Harry Belafonte, a civil rights and entertainment giant who started out as a groundbreaking actor and singer and later became an activist, humanitarian, and the world’s soul, has died. He was 96.
Ken Sunshine, of the public relations company Sunshine Sachs Morgan & Lylis, said that Belafonte died Tuesday at his home in New York of congestive heart failure with his wife Pamela by his side.
Belafonte was among the first black actors and singers to become famous and sell a million records. He was known for his hit “Banana Boat Song (Day-O)” and its call of “Day-O! Daaaay-O.” But he left a bigger mark on the world after he cut back on acting in the 1960s and followed the advice of his hero Paul Robeson that artists are “gatekeepers of truth.”
Belafonte Worked With Martin Luther King Jr., Who Was His Friend. He is the best example of a famous person who works for a good cause. Few people could keep up with Belafonte’s time and work, and none could match his status as a link between Hollywood, Washington, and the civil rights movement.
Belafonte participated in protest marches and charity events and helped set them up and get more people to attend. He worked closely with his friend and generational peer, Martin Luther King Jr., often speaking up for him with politicians and other celebrities and giving him money.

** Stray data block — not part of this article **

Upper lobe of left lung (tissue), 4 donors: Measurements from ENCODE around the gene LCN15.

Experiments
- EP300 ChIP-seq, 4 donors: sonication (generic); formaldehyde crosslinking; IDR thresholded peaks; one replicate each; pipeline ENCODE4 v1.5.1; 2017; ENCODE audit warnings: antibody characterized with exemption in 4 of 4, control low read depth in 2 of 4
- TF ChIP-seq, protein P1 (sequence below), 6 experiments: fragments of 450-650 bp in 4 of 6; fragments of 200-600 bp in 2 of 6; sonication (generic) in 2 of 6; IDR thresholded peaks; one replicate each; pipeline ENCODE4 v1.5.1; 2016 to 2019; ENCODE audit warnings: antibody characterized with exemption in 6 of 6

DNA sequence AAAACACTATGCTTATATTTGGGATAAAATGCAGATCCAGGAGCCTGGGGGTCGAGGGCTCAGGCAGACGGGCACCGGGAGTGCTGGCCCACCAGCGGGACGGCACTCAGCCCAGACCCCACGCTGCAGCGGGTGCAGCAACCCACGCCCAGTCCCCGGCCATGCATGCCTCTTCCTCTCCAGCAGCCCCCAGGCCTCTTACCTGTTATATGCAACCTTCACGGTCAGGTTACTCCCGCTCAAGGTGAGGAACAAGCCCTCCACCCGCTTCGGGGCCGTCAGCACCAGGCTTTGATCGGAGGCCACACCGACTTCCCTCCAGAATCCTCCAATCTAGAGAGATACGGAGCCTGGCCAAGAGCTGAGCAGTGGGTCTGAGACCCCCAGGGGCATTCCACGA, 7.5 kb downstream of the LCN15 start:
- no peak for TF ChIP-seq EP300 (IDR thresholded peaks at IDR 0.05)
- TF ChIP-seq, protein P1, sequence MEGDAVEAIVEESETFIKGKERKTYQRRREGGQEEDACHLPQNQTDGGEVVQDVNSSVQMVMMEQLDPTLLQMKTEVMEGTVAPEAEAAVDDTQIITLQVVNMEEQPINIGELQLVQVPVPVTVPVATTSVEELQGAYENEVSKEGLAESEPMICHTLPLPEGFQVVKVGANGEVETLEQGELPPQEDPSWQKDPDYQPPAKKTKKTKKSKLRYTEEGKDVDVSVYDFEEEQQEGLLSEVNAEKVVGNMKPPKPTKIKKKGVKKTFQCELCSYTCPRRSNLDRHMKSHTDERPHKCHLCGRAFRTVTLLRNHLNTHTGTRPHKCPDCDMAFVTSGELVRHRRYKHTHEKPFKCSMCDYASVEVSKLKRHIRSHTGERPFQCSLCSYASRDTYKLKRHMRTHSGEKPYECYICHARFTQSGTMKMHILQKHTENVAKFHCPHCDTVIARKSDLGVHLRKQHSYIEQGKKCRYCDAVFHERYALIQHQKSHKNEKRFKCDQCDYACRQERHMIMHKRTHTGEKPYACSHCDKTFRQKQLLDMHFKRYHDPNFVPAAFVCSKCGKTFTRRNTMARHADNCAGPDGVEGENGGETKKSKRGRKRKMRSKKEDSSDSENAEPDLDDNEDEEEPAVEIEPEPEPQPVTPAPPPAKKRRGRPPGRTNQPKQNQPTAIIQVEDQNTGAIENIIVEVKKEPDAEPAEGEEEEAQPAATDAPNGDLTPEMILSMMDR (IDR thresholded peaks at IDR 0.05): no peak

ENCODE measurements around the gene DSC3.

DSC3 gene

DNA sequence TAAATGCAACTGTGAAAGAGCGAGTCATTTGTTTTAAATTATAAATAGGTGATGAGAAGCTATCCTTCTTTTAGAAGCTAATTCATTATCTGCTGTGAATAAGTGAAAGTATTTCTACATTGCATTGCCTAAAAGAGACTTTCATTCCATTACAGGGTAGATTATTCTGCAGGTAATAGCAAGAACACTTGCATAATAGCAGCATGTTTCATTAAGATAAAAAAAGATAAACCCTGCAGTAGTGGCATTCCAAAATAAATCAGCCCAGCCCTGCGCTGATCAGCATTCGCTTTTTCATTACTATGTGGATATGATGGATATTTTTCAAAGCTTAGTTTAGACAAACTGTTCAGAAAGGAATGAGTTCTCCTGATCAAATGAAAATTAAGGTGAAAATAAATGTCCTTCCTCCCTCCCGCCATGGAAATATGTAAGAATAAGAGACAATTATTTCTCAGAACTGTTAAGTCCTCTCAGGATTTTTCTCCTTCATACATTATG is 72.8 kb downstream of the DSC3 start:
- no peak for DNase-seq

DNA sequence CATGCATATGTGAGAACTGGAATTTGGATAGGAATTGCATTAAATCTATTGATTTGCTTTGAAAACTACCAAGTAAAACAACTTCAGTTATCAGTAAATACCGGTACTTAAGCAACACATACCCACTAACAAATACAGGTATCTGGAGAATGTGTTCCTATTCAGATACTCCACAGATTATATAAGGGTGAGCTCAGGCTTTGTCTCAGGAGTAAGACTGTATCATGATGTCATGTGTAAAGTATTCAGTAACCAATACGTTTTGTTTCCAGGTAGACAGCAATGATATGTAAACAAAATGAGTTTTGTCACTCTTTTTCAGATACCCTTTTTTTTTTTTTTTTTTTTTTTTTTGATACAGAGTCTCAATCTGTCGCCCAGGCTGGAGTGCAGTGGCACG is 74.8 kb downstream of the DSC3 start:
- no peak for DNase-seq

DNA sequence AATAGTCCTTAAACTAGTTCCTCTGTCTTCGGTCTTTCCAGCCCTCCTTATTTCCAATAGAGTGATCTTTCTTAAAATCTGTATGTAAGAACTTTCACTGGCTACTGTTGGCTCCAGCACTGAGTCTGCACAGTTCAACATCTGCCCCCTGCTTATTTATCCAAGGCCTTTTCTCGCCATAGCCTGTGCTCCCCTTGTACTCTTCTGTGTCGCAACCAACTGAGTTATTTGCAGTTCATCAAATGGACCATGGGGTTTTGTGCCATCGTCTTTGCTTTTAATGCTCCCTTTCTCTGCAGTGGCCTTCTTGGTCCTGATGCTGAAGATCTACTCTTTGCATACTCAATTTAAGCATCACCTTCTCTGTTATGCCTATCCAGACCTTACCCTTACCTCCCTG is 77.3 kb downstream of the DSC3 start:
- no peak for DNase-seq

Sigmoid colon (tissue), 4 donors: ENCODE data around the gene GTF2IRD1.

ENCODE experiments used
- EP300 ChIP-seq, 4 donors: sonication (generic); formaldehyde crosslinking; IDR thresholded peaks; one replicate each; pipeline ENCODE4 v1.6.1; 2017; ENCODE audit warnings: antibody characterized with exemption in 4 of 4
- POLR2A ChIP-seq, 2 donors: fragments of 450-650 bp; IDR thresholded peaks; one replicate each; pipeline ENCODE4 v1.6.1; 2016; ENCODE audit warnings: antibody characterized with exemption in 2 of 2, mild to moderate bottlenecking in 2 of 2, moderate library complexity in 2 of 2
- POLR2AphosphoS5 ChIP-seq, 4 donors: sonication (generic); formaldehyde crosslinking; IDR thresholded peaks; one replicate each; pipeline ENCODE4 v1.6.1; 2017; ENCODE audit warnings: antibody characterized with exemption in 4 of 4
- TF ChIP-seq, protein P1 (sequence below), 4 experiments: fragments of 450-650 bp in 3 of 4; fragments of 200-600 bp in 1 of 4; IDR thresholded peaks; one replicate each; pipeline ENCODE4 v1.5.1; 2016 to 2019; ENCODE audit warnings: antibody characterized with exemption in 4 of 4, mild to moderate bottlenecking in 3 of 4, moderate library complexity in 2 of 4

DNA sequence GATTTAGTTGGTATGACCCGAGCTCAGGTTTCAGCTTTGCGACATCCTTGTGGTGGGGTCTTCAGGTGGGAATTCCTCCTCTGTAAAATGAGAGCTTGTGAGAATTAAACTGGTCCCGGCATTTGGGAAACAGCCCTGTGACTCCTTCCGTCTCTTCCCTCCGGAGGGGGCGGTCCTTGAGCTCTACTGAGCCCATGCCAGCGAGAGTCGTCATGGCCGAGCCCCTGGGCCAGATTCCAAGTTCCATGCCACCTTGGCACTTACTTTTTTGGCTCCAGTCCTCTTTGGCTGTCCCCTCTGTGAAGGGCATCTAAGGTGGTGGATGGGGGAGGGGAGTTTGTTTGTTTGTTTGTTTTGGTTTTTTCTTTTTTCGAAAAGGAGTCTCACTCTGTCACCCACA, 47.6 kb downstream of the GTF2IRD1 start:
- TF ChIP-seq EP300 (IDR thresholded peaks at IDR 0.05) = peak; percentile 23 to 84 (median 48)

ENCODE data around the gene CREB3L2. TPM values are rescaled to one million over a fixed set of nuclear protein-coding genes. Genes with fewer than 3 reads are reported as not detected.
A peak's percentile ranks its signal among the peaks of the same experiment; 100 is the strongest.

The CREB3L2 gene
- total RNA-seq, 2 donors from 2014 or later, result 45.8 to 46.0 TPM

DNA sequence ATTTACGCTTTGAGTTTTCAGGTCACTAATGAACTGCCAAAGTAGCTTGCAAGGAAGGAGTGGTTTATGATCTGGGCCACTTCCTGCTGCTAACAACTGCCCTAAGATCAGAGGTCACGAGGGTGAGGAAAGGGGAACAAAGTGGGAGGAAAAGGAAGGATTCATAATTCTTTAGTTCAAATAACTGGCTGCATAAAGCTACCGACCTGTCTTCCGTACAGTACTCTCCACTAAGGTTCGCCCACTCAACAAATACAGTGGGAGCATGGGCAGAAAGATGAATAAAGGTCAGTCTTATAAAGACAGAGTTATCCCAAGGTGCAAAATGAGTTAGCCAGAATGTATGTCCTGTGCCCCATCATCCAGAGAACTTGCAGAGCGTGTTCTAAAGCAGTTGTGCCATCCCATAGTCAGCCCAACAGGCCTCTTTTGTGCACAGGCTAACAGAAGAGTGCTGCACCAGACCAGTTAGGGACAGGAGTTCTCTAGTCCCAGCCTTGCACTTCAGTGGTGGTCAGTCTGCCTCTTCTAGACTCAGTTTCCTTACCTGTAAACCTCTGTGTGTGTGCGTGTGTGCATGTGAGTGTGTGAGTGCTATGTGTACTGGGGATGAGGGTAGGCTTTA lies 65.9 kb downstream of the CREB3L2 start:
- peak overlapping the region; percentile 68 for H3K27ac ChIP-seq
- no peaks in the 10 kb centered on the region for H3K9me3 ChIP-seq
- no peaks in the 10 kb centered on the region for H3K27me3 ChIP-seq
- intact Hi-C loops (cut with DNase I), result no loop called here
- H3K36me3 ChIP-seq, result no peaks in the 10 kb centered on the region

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He endangered his life and livelihood and set high standards for younger Black celebrities. He scolded Jay Z and Beyonce for not meeting their “social responsibilities” and helped guide Usher, Common, and Danny Glover. In Spike Lee’s 2018 movie “BlacKkKlansman,” he played a wise old man who teaches young radicals about the country’s history.
“He said, artists are the gatekeepers of truth. He said only through the world of the arts do we know who and what we are in the history of civilization,” Belafonte told Duthiers. “Long before historians. Long before people ascribe themselves as the caretakers of life and culture. The song did that, and in the black community, it was our primary tool of communication. So I saw the song as having something far more than something to delight audiences and people could dance and sing. It had content, and I began to see this content of black protest music.”
Belafonte got married three times and had four children. All of his children are still alive. He had two children with Marguerite Byrd, whom he married in 1948. Their names were Adrienne Belafonte Biesemeyer and Shari Belafonte. He also had two children with Julie Robinson, whom he married in 1957. Their names were Gina Belafonte and David Belafonte.
In 2004, he married the photographer Pamela Frank. She and his two stepchildren, Sarah Frank and Lindsey Frank, will miss him. His spokeswoman said Belafonte’s wife was with him when he died on Tuesday.
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